Our hierarchical place and position of authority and power in the group influences our identity in myriad ways. For example, leaders and mentor figures have a different sense of identity and will relate to each other and to members of the group in different ways than younger and more inexperienced members of the group. Kayne and Adam bring to their relationship their different identities born of their hierarchy within families. This relationship, though, is not just about solace and growth for Kayne. Even Adam recognises as he helps and shares his life story with another, that the “power of friendship is life changing”.
Significantly, an aborigine’s identity is not just based on the biological family but also on the clan, the skin groups and the aboriginal language group into which they are born. Wayne, like most of the traditional aborigines belongs to the Wiradjuri clan which joins them together through language, but also through kinship laws. The clan also determines their relationship with the land and “who has the right to speak for it”. (155) In other words, some leaders have greater power than others because of their traditional place in the clan and their traditional links to ancestors. The close link between language, culture and identity continues to motivate many aborigines to rediscover and perpetuate their own unique language. As the Senior Therapeutic Practice Leader, Katrina Power suggests, “it is always important to speak one’s own language because it is who they are, it is where one belongs.” Ms Power is a member of the Kaurna community in South Australia who is determined to keep their indigenous language alive.
If stories are critical to who we are and how we relate to place and people, we must ask who is creating the stories? Whose stories are we following? Whose stories are the most important ones? Are we part of the main story in society or are we part of the secondary, marginalised story? This relationship is critical to how we belong to broader social groups. As Miller discovers, the story of the Irish settler is prioritised over that of the indigenous inhabitant and mythmaker.
Miller knows that she is part of the “main” story and Wayne’s identity is relegated to the margins. According to Patti Miller, she is able to create and recreate with confidence. Patrick Reidy, her great-great-great Irish grandfather, seized the land in 1867 and was a member of the original Town Common Committee (216). Her story is one about power, control and opportunities which nourish a healthy self-concept.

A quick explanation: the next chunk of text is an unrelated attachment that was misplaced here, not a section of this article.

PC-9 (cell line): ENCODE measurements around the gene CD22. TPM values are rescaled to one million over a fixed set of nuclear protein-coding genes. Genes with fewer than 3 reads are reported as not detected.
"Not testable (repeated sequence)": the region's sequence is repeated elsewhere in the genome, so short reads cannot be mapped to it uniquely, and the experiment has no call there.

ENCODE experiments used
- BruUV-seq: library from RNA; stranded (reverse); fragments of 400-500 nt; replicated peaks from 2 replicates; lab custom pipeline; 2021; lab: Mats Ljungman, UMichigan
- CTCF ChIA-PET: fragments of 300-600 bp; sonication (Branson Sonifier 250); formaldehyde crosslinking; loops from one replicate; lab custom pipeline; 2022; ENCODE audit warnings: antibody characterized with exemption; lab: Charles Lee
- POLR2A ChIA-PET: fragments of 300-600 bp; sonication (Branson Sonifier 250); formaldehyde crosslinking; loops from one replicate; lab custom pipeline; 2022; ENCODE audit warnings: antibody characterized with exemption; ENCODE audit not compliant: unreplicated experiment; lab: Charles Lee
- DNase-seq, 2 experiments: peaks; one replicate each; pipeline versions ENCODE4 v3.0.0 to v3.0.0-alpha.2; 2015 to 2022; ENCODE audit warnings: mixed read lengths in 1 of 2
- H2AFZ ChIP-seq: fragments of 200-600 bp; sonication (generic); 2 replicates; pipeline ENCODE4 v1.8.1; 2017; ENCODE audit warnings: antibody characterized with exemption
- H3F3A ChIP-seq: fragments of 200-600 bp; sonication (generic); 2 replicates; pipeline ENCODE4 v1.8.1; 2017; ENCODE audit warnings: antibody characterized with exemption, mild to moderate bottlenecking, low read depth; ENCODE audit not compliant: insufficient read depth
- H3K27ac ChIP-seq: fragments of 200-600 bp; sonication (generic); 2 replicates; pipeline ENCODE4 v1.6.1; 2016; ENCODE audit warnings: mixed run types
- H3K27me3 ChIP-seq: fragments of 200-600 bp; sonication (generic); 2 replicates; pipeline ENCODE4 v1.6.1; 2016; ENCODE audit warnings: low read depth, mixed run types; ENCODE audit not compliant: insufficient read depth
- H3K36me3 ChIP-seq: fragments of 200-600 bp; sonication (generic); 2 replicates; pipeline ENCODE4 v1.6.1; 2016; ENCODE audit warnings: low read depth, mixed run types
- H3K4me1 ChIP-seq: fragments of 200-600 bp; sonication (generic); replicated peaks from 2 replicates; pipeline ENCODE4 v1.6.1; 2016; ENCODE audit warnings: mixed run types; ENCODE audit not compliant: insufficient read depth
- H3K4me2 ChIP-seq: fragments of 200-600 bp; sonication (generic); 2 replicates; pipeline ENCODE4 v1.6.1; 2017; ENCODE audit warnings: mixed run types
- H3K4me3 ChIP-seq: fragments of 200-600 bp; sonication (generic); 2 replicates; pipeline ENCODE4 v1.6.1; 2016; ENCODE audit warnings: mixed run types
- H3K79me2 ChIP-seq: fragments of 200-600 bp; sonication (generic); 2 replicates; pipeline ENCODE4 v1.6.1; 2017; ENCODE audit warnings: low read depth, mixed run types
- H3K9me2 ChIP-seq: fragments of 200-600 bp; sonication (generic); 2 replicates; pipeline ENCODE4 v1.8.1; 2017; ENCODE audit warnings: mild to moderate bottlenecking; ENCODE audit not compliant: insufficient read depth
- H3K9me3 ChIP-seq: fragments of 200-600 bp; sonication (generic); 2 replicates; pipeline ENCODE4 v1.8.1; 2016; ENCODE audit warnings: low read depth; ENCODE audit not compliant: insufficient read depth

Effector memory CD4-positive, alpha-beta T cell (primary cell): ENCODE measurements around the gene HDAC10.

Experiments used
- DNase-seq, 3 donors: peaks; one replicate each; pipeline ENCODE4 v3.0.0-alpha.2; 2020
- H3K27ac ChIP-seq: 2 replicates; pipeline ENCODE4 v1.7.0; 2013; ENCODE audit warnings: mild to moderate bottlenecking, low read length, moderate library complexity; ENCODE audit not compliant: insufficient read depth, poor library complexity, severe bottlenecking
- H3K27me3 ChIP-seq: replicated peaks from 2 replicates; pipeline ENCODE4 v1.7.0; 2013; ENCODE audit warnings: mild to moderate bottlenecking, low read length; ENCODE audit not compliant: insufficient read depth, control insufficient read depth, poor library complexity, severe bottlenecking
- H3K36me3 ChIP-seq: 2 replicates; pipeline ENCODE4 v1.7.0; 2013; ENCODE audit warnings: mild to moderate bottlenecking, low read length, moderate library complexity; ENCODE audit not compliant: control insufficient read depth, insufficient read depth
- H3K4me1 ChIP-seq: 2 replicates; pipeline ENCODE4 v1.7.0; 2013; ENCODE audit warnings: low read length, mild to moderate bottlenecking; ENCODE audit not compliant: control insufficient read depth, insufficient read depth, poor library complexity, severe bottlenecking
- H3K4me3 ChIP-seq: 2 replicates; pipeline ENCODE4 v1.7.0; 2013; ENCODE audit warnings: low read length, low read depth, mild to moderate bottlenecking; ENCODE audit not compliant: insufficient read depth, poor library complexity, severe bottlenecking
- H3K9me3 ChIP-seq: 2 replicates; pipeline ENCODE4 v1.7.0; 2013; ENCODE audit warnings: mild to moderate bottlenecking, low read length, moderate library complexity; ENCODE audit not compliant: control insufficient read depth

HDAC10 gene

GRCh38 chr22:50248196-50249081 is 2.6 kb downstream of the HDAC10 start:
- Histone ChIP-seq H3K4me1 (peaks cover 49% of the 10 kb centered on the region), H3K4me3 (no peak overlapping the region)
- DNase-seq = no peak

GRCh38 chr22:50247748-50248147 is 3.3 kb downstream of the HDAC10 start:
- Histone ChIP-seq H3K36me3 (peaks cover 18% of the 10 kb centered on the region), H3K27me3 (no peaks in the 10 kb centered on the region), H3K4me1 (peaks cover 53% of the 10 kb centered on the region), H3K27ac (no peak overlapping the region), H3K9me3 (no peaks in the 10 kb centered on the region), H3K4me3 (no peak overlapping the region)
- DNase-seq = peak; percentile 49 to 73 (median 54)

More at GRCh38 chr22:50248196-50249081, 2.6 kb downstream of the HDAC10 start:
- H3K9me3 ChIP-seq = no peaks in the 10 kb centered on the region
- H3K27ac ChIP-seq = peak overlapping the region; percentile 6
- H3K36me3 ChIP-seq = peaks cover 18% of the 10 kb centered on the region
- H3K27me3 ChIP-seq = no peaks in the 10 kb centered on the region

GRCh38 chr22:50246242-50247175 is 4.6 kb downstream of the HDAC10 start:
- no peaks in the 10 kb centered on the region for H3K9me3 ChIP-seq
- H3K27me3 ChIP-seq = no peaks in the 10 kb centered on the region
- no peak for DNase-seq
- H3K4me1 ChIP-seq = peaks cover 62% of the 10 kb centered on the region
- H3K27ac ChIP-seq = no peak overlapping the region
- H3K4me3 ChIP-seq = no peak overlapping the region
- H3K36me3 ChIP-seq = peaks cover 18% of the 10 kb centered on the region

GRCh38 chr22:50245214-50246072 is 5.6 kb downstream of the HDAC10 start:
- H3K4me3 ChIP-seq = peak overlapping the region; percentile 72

Contrastingly, Wayne and the aborigines are part of the marginalised story who are fighting for their rights to self-determination. They live on the margins of society and their identity reflects this marginalised sense of place. As a result, Wayne undergoes a “crisis” of identity, partly because of his inability to value his indigenous origins and because of the “wound that never heals”. As an aboriginal Wayne’s loss of connection with land and community and his reduction to the “sole” sad story of the stereotypical indolent lazy savage, leads to a complete loss of self worth. The aboriginal story in Wellington is one of discrimination and alienation. According to Race Commissioner, Tim Soutphommasane “racism hurts its victims in real ways . . . Those exposed to racist abuse will testify that it can inflict mental and physical harm. It can wound your very dignity as a person. It is something that diminishes people’s freedom and their ability to participate in society.”
Wayne’s story closely parallels Kayne’s as he seeks to construct a jig-saw puzzle of contrasting and contradictory stories. The story of love and support in a substitute family opened Kayne’s eyes to a different world – a world of care and concern. Interpreting this story in a mature way, he says, “I thank my mum for showing me a path I don’t want to go down and I’m really grateful for the love I have now.”
Likewise, as he successfully recreates and reclaims himself, Miller comes to realise that Wayne’s story is unique; Wayne “merges” with his story in a way she never will. She wonders, “did that mean Wayne knew who he was and I didn’t?” (234) Both Patti and Wayne, Kayne and Adam, Katrina and Evelyn, seek to reinvent themselves through their life stories, and their connection to people, to place and to their past.